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Atherosclerosis. 1987 Apr;64(2-3):231-42.

Atherosclerotic lesions in the coronary arteries of hyperlipidemic swine. Part 1. Cell increases, divisions, losses and cells of origin in first 90 days on diet.


The intima of the proximal portion of the coronary arteries of young swine is normally thickened by accumulations of cells about 90% of which are smooth muscle cells (SMC) and about 10% are of probable monocyte origin. Extracellular components such as collagen and elastic tissue are also present but we have chosen to emphasize their cellular nature by calling the regions of thickened intima, intimal cell masses (ICM). We have previously shown that atherosclerotic lesions produced in the coronary arteries of swine by 90 days of feeding a hyperlipidemic (HL) diet arise almost exclusively in the normally occurring ICM. We are reporting here a study of the pathogenesis of these lesions following killing at 0, 14, 49 and 90 HL diet days with comparisons between ICM in control mash-fed swine and ICM-lesions in the HL swine. We found that in the ICM: lipid accumulation was present by 14 days and increased thereafter; the lipid was mostly in SMC but percentage wise the monocyte-macrophages were involved as much or more, cell division activity was increased 3-4-fold by 49 days, cell numbers in ICM were similar in HL and control swine at 49 days but were about 6-fold greater in the HL swine at 90 days, (now in ICM-lesions), at 90 days, circa 90% of the cells appeared to be of SMC and circa 10% of monocyte origin both in the ICM-lesions of the HL swine and in the normal ICM of the controls. The data suggest but do not prove that early lipid accumulation precedes increased cell divisions especially among the SMC component and this in turn precedes increased numbers of cells in the ICM. Although SMC constitute the major cell component of the ICM-lesion at 90 days, the monocyte-macrophage-like cells also increase in number as a result of the HL diet and constitute a small but definite minor component. One possible explanation for the increased cell division activity is that one of the lipid constituents is acting as mitogen; another possibility is that the effect of a well known mitogen such as platelet-derived growth factor is enhanced by the lipid; another is that the monocytes are being stimulated to produce monocyte-derived growth factor. In any event in the very early stage of atherogenesis in the coronary arteries in these experiments excessive proliferation of resident SMC in the ICM appears to be the predominant feature.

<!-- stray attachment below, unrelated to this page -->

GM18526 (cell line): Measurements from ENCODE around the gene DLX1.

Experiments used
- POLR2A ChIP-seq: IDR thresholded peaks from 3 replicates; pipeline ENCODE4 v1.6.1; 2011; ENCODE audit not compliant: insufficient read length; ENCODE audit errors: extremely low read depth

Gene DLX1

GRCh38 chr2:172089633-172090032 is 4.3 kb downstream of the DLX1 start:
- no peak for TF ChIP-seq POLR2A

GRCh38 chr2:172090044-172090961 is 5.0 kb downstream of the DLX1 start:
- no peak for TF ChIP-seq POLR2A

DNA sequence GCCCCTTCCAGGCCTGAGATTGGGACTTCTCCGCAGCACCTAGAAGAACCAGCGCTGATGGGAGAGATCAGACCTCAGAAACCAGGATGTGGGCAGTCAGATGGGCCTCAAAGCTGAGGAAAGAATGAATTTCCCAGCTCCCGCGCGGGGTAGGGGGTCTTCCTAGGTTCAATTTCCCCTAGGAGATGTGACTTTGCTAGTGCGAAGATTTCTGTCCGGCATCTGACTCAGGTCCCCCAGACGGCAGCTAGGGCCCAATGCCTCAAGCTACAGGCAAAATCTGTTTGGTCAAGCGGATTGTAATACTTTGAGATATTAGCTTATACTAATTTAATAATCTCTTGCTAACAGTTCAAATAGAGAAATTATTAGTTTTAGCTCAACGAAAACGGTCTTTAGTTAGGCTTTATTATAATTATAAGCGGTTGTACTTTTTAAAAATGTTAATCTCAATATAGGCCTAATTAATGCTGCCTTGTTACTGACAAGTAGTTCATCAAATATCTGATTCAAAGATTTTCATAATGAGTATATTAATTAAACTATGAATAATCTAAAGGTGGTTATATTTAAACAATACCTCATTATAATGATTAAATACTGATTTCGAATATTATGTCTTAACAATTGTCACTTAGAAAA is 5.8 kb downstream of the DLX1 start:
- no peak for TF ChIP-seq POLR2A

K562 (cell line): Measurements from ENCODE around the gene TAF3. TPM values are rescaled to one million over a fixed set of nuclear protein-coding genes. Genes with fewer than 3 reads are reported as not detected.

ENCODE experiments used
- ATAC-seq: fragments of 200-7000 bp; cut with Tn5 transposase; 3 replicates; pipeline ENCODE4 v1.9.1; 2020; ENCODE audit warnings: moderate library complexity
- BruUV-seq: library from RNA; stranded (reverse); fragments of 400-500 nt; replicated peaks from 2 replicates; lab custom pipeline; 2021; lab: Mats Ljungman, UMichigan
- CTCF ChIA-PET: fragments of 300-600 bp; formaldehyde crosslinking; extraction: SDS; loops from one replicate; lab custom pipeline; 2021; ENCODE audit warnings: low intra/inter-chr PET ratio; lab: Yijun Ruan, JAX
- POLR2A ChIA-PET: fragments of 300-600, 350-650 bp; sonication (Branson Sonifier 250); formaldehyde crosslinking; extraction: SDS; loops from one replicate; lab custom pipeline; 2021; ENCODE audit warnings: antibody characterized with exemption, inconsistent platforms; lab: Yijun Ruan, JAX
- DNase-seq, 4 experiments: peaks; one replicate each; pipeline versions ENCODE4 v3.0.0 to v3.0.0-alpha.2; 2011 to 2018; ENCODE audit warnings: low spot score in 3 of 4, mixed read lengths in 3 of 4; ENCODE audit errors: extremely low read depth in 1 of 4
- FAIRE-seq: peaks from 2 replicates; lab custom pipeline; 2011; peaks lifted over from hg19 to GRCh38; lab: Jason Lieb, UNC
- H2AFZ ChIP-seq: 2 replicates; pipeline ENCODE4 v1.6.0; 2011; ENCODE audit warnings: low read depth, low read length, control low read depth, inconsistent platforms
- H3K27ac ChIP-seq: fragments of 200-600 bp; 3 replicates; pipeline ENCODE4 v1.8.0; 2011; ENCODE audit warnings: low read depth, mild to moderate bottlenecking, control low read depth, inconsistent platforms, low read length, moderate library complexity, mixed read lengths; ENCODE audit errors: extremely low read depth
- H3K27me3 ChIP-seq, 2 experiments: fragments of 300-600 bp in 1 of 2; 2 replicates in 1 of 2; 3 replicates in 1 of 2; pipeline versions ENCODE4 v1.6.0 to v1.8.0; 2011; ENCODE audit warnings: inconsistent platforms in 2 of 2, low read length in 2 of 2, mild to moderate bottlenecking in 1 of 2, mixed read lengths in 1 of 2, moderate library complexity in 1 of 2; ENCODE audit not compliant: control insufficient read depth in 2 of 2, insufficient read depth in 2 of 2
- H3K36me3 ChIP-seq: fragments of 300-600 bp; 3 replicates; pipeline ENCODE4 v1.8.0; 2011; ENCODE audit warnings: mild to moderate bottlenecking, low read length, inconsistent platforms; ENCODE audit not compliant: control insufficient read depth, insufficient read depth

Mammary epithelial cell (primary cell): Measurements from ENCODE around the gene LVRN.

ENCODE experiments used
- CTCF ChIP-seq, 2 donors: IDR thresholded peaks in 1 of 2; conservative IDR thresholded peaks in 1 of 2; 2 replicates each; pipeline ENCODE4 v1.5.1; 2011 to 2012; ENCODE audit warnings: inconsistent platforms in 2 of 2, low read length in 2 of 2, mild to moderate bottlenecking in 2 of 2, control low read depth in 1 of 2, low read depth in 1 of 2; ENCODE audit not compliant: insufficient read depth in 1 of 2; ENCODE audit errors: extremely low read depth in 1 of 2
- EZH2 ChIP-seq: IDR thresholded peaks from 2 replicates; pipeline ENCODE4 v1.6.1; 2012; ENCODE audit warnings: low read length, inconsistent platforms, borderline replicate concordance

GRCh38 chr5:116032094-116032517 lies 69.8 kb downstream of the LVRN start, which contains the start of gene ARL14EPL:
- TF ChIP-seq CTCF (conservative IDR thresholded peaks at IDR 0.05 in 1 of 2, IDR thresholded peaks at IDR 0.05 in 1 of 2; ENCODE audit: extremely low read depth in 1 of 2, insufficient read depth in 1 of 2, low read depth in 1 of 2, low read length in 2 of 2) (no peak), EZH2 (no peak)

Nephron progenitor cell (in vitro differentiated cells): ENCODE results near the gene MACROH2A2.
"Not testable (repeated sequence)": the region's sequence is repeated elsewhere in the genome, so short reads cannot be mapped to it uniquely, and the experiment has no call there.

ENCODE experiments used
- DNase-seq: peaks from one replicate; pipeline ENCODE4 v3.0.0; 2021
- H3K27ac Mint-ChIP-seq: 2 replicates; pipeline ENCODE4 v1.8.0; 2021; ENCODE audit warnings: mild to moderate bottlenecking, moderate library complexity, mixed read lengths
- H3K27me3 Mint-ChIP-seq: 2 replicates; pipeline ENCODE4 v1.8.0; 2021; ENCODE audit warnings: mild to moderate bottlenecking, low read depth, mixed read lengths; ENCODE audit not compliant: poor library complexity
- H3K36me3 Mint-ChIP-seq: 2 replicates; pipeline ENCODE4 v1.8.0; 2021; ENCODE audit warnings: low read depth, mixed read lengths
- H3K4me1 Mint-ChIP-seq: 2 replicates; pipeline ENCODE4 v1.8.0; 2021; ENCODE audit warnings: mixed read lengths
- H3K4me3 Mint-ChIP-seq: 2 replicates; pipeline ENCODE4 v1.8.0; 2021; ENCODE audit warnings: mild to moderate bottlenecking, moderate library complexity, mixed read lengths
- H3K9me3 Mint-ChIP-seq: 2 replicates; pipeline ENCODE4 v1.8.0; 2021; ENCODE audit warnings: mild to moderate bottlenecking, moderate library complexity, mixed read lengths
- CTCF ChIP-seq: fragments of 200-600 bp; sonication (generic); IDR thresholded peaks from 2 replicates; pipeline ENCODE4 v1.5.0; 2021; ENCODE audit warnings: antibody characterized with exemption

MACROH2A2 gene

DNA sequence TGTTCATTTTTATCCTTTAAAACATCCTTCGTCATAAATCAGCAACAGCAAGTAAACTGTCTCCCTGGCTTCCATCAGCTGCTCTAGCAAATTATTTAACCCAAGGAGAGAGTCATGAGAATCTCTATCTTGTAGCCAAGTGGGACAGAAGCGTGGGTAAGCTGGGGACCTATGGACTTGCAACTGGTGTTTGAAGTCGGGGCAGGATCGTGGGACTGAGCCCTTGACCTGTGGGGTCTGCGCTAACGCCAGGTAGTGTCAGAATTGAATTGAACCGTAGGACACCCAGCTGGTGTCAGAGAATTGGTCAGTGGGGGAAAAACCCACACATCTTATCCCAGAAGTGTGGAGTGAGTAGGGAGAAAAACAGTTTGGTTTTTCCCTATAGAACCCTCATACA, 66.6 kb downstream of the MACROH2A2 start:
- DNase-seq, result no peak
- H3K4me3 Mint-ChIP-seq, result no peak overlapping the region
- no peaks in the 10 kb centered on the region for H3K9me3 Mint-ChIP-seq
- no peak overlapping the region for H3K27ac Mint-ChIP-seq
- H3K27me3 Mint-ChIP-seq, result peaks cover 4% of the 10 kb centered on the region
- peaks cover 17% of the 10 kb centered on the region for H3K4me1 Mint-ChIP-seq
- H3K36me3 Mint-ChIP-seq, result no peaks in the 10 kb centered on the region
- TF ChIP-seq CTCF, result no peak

[Indexed for MEDLINE]

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